In this figure a simple CAPL program is presented, which performs one of the basic tasks of a bus monitoring tool: it listens to traffic on the bus and prepares a couple of events on the bus for observation/monitoring by the user. This is a shortened, sample CANoe program: “Display.can” from the sample “Easy.cfg”. In the following, first the overall functionality is briefly summarized, and then the individual sections are described in more detail.

Task Description

  • The task is to observe a CAN network whose elements – e.g. bus nodes, messages and transported signals – are described in a database.
  • When the EngineState message is received, then the EngineSpeed signal it contains is conditioned for display on a display panel, and it is routed to the panel.
  • When the LightState message is received, the HeadLight and FlashLight signals it contains are conditioned for display on a panel, and they are routed to the panel for graphic display.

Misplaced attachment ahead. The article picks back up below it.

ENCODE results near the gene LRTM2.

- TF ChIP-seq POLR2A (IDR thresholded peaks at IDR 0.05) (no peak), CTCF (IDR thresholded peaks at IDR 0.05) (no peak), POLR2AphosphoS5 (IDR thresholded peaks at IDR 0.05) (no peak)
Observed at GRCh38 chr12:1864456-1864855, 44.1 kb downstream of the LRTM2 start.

Close Look at the Program

The line numbers in figure 1 are not part of the CAPL program and are only inserted here to make it easier to reference individual lines or sections. To achieve the most compact representation possible, opening brackets were not placed on a separate line.

In a CAPL program, it is possible to define global variables and constants. This is done in the variables section (lines 1 to 5). These constants and variables are globally defined for this program: they can be used anywhere in the program, but not in other programs within the same CANoe application. The other sections define reactions to events (lines 7 to 17) and an auxiliary function (lines 19 to 28).

Lines 7 to 9 show a minimal form of a message event procedure. This function is called whenever this message has been transmitted on the bus. In reference to CAN, this means that the precise time point is the TX or RX interrupt of the CAN controller, i.e. immediately after correct transmission of the message. The message that triggers the call of the particular function is referenced by this syntax.